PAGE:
Child travel documents: what documents does my child need to fly

Due to the abundance of information available, it can be difficult to understand what kind of documents you need for your child. To travel with your child, you may not even need to pack anything. On the other hand, if you do not have the proper identification or child travel documents, your trip may be canceled, and you and your family may be forced to return home in dismay from the airport. We’ll break it all down for you so you know exactly what you’ll need and won’t need the next time you fly with a young child.

Child travel documents for domestic flights

While traveling domestically, your youngster usually won’t require any additional identification at all. Only in very limited circumstances will you need to bring any kind of supporting documents. These unique circumstances are typically determined by age.

If you’re traveling with a newborn, you may need to bring a note from your doctor stating that your child is healthy and that flying is safe for them. However, because the required documentation varies, it’s much better to ask a carrier first.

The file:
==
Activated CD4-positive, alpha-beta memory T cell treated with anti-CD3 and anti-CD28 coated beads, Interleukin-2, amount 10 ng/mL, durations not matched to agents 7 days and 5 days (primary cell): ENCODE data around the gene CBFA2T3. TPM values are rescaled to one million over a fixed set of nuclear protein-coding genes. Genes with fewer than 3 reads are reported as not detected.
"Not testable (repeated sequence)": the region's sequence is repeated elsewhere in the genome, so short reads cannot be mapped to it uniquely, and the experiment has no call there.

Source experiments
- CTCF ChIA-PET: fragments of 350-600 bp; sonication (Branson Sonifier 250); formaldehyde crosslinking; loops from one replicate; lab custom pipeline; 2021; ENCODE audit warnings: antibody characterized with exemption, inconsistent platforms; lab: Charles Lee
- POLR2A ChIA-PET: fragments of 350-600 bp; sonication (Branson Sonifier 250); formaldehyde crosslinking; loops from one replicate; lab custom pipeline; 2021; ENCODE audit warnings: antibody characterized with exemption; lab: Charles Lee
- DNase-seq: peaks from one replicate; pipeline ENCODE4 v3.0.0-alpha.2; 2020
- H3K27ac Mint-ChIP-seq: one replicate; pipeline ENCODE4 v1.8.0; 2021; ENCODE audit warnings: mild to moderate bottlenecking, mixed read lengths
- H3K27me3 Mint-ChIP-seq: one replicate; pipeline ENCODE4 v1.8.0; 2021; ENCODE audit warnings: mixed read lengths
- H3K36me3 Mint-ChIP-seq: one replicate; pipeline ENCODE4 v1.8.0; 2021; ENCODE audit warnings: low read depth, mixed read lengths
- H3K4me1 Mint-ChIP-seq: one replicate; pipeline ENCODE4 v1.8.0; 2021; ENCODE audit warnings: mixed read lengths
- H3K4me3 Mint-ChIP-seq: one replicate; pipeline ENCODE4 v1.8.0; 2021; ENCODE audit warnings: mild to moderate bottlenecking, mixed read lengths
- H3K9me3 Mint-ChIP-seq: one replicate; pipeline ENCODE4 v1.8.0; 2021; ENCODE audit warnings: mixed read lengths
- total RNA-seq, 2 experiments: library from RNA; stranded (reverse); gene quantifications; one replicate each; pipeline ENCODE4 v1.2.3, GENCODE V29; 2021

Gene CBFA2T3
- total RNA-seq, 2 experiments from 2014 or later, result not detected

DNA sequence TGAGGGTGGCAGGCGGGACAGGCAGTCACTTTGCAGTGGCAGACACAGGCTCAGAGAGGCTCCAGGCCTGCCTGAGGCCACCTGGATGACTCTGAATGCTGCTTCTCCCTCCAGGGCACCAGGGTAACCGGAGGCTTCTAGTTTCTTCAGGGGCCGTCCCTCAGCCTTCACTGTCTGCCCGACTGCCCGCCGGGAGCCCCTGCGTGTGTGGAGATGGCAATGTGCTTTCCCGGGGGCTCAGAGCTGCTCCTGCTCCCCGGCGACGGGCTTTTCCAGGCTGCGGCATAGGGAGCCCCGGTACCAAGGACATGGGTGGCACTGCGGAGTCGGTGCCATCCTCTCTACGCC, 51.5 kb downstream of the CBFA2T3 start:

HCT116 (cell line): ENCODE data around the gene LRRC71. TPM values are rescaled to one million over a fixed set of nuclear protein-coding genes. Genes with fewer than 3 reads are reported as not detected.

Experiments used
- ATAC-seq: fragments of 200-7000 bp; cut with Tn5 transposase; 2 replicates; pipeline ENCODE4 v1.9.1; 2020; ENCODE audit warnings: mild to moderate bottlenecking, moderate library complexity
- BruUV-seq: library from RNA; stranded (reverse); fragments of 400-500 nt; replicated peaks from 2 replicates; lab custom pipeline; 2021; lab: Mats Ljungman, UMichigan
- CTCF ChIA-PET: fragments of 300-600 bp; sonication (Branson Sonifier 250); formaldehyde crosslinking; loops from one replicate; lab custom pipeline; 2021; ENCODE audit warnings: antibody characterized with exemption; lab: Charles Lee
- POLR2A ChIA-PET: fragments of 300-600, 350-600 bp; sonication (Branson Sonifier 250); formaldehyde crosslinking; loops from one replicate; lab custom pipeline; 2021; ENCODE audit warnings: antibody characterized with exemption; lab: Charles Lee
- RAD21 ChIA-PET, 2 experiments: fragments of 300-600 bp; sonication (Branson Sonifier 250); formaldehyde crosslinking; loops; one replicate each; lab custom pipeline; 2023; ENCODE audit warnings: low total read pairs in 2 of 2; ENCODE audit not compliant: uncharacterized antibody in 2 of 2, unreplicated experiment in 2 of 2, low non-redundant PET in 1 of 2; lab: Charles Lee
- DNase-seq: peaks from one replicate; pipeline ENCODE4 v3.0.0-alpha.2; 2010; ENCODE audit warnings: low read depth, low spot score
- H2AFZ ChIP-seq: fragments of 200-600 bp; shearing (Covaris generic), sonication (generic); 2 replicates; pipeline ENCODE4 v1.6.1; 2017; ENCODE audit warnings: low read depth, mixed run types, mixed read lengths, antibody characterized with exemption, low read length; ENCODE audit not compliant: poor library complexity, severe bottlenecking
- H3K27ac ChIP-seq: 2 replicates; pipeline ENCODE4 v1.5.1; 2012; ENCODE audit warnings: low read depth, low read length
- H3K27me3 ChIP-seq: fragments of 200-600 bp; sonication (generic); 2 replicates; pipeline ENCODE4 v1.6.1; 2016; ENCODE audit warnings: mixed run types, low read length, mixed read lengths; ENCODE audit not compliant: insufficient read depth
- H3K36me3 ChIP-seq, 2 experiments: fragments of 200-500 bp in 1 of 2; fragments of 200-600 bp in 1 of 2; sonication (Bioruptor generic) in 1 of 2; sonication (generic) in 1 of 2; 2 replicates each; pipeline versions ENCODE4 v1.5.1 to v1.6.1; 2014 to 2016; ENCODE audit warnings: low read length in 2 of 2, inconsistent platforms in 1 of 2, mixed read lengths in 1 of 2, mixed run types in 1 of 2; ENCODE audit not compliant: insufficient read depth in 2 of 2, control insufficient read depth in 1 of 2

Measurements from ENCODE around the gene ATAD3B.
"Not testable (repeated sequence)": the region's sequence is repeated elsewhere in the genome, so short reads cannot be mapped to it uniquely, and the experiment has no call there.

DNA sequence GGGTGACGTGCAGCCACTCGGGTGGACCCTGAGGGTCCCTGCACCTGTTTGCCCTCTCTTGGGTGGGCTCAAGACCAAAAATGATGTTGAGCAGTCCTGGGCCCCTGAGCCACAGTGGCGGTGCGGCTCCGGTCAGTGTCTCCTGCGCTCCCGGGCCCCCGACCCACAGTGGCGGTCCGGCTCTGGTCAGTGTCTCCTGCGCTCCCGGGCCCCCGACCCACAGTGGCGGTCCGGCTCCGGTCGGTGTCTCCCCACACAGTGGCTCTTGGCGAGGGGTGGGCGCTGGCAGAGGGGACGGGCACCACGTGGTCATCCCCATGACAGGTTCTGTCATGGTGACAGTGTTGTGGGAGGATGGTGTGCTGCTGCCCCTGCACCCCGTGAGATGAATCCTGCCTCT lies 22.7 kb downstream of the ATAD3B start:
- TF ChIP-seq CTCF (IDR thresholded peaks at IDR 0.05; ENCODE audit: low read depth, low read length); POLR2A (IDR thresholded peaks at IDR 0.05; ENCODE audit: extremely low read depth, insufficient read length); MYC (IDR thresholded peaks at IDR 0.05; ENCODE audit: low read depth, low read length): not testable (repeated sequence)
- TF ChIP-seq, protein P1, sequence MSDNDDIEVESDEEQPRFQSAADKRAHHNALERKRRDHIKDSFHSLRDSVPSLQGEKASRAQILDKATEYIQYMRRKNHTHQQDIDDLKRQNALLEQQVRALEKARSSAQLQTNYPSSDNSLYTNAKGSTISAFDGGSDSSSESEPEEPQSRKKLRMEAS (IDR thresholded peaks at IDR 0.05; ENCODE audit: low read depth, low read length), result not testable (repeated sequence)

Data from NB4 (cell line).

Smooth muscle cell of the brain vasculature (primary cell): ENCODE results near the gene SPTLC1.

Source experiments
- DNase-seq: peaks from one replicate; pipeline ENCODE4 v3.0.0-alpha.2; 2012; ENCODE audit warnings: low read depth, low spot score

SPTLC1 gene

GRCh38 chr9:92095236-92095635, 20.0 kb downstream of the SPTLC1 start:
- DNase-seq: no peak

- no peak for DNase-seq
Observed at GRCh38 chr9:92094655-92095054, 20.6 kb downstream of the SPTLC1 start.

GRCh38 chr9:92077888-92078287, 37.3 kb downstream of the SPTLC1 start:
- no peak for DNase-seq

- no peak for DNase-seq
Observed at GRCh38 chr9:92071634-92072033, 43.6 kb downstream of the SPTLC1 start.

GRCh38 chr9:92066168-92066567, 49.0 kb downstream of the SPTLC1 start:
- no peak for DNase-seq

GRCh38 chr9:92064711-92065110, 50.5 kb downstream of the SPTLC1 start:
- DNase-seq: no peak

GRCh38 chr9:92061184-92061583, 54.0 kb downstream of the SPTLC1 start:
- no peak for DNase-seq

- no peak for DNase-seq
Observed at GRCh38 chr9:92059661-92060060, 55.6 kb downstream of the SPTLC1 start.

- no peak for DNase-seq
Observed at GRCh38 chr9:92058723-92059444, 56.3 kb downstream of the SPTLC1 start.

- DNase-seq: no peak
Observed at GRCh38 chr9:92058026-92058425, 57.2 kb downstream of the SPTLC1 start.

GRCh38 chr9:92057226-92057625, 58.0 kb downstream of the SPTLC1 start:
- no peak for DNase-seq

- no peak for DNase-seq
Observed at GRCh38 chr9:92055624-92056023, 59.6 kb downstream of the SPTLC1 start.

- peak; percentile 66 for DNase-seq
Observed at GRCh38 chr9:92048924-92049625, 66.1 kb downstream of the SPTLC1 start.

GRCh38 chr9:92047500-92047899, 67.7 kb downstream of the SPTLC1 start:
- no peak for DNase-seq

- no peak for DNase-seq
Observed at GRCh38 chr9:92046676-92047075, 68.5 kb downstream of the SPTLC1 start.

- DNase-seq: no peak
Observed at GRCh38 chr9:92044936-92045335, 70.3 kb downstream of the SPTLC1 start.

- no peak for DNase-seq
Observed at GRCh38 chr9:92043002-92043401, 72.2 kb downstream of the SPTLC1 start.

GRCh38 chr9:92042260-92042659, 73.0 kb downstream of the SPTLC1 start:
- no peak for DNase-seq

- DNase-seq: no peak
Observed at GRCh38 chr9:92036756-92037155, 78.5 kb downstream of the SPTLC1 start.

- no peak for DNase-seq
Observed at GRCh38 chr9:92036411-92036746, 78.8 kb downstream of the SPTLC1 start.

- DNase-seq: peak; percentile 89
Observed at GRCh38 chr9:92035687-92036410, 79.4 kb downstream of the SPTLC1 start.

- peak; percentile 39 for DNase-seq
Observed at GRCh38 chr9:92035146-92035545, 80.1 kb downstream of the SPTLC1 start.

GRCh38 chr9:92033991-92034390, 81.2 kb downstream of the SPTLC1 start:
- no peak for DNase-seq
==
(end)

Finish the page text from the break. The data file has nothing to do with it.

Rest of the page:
Age: 0 – 2 years old

In case your baby is not a newborn but under 2, you will have to prove that your child is not 2 years old, as most air companies allow them to fly for free as a lap child. Unless your child has a passport, you can bring a copy of the birth certificate.

Age: 2 – 18 years old

Once your children turn 2, they will be required to pay full airfare. If they are traveling with an adult, minors under the age of 18 will simply require a boarding card to get through security.

However, if your child is traveling alone, you’ll have to bring some sort of documents. So, before the flight, you should contact your carrier in order to find out what kind of documents you will need. In most cases, when your child is traveling alone, he or she will be required to have a notarized parental consent form.

Child travel documents for international flights

Regardless of your age, you must show your passport at check-in, the TSA security checkpoint, and when you arrive at your destination if you are flying to a different country.

passport child travel documents
The passport: one of the most important child travel documents for flying


Even if you have a month-old baby, you’ll need a passport. Don’t have a passport yet? Then check out how to take your baby’s passport photo, so it meets all the baby passport photo requirements.

When you know how to get a passport for your baby, you no longer have difficulties with traveling abroad. However, below you can find the basic tips for passport photos:

  • The image must have been taken no more than 6 months ago
  • The picture must be in color, crystal clear, sharp, and focused
  • The baby’s head shouldn’t be inclined, and the picture shows both ears and the chin
  • Despite babies’ right to have their mouths open, children’s mouths should generally remain closed